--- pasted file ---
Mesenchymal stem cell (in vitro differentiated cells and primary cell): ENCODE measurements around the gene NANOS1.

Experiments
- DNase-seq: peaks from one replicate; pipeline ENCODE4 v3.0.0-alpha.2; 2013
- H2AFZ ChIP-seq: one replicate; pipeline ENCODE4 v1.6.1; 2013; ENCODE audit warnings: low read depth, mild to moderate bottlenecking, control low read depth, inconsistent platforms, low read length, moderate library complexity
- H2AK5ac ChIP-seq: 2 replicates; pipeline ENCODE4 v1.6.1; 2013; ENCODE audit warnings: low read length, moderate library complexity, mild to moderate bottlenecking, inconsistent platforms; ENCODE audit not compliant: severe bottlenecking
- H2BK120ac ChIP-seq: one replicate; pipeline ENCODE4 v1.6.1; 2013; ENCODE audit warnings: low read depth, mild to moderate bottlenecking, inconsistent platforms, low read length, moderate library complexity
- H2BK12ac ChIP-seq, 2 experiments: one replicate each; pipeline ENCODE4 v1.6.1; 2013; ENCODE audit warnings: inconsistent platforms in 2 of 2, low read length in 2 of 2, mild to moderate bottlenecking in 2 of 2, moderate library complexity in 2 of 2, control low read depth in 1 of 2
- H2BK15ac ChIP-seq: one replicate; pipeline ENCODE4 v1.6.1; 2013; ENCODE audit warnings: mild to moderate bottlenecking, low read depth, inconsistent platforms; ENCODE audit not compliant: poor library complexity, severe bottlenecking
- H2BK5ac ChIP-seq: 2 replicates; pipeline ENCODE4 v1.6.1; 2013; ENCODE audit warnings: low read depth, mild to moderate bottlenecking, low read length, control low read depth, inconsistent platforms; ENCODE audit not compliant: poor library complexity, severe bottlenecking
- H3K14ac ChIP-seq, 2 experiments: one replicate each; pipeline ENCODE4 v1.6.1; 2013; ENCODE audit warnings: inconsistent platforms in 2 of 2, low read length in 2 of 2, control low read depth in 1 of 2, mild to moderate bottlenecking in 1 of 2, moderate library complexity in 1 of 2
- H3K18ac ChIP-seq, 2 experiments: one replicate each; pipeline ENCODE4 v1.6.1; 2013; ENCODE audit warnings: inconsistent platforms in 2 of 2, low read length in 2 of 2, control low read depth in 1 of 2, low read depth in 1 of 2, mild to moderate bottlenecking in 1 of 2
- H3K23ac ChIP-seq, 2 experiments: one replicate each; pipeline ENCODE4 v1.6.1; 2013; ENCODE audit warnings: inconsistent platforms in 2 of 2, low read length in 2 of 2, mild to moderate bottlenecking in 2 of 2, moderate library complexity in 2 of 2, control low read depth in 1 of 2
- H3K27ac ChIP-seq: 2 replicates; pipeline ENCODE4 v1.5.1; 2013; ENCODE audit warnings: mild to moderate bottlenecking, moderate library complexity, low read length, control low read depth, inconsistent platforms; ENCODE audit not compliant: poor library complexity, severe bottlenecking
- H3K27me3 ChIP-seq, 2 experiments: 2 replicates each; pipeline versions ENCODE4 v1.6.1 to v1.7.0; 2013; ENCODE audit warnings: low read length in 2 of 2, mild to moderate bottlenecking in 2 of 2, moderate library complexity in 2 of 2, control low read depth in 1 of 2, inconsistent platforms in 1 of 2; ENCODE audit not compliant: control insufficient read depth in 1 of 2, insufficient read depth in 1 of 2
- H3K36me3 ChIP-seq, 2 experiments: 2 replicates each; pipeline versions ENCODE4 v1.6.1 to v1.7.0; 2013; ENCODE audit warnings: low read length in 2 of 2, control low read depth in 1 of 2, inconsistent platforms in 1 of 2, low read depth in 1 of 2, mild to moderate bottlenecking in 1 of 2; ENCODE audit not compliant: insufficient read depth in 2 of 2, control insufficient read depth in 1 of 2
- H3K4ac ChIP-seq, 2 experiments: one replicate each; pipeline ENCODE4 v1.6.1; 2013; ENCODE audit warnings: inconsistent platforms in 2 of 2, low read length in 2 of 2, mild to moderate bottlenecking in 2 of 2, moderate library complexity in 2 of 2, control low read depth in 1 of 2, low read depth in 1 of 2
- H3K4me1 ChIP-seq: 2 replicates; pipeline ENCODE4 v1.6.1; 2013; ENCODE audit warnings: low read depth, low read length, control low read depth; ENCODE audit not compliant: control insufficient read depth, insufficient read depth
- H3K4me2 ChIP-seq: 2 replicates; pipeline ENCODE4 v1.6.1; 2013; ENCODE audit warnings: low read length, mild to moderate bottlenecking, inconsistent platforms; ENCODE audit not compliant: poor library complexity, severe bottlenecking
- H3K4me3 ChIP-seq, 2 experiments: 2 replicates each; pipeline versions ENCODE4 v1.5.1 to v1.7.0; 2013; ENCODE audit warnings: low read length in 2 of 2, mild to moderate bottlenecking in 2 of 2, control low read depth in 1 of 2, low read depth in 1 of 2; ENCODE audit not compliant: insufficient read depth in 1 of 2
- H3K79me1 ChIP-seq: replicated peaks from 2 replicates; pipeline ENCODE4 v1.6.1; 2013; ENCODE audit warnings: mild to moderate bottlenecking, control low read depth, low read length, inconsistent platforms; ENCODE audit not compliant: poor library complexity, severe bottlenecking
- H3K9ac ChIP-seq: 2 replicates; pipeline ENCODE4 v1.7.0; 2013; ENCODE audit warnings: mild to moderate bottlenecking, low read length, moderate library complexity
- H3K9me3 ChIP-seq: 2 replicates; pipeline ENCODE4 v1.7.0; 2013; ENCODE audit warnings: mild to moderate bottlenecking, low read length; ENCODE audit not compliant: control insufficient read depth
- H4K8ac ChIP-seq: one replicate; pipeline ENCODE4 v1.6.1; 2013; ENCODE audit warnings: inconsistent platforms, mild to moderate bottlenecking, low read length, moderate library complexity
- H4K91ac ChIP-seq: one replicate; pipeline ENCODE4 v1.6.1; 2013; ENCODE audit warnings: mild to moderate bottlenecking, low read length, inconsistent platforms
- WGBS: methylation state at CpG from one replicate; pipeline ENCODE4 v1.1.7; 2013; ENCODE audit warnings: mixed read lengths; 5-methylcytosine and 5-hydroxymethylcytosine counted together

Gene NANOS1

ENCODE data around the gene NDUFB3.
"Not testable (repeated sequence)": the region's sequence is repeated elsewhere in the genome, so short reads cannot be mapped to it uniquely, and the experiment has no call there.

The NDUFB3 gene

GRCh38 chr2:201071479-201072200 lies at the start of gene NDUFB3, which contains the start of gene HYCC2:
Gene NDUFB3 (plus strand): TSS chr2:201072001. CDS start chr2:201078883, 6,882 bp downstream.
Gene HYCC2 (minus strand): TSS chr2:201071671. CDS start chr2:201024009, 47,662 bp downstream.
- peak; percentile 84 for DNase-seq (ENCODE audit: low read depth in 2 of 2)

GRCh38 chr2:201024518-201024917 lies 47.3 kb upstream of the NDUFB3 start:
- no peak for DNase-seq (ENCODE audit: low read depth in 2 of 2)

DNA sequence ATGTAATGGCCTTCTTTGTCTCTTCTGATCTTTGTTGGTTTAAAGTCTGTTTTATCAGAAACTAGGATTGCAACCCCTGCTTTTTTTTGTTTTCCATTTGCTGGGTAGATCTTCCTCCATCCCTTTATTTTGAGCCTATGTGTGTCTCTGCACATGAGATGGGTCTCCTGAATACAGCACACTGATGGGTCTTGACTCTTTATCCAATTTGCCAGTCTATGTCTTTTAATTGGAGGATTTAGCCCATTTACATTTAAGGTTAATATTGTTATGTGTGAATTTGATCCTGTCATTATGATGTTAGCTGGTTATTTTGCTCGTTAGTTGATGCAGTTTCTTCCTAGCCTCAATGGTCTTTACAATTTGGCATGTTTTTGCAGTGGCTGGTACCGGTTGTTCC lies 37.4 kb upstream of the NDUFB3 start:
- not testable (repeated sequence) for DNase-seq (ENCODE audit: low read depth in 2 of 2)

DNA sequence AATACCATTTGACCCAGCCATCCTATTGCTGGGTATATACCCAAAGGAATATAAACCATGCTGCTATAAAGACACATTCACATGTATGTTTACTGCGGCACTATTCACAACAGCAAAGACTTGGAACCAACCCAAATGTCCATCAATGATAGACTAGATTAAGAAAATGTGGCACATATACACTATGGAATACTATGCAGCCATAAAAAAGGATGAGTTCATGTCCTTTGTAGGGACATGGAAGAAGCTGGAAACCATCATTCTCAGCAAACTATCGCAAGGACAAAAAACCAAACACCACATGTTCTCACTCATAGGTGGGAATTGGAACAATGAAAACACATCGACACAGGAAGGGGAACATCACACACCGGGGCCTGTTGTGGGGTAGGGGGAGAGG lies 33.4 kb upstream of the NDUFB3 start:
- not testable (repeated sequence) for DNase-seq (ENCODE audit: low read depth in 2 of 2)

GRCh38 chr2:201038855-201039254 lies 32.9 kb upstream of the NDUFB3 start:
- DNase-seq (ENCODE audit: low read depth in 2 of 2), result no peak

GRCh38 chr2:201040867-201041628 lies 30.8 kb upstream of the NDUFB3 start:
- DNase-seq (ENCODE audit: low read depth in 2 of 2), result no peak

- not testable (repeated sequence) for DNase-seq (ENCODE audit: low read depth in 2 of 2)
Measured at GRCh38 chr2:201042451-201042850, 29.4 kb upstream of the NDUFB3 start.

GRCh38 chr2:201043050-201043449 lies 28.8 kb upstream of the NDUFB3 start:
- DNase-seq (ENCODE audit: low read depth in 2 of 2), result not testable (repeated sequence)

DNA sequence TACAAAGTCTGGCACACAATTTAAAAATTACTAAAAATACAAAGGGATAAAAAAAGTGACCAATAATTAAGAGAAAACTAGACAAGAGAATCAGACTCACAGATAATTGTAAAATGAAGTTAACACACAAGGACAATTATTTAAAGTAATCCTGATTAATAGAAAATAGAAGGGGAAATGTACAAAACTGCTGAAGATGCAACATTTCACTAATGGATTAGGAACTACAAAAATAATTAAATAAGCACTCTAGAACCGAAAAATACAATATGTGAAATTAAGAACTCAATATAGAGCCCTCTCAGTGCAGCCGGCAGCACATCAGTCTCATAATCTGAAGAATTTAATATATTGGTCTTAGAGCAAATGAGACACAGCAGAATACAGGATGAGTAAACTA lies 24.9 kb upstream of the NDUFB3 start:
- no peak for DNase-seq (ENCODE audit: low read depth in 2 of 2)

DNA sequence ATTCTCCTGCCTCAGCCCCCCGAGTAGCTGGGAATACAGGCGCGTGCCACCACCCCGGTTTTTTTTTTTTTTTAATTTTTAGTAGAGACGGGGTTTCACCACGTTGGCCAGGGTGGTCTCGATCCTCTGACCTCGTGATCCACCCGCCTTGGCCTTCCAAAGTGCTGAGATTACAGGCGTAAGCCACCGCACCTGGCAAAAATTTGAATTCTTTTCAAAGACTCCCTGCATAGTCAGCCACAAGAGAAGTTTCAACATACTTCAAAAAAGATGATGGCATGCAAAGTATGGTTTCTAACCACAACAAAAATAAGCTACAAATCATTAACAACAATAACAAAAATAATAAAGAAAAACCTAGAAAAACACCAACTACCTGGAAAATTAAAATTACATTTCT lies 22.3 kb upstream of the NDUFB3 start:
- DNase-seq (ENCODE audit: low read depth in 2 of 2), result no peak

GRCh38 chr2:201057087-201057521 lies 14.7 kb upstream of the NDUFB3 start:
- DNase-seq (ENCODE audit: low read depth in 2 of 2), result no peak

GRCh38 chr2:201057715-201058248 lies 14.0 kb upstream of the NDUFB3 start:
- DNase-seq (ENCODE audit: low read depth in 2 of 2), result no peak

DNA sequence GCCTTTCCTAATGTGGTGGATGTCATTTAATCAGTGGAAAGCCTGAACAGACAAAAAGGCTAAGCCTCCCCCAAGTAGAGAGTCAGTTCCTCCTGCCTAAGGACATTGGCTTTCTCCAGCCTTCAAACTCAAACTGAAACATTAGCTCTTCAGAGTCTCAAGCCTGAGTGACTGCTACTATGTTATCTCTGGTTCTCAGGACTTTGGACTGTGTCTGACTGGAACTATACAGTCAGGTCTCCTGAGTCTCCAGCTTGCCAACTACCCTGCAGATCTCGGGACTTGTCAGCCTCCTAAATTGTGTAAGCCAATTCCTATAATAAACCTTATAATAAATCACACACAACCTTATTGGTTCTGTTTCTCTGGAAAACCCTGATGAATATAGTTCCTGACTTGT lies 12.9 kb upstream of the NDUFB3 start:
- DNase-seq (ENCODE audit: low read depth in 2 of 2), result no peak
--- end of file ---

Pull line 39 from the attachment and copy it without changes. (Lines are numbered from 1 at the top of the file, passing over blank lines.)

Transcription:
- not testable (repeated sequence) for DNase-seq (ENCODE audit: low read depth in 2 of 2)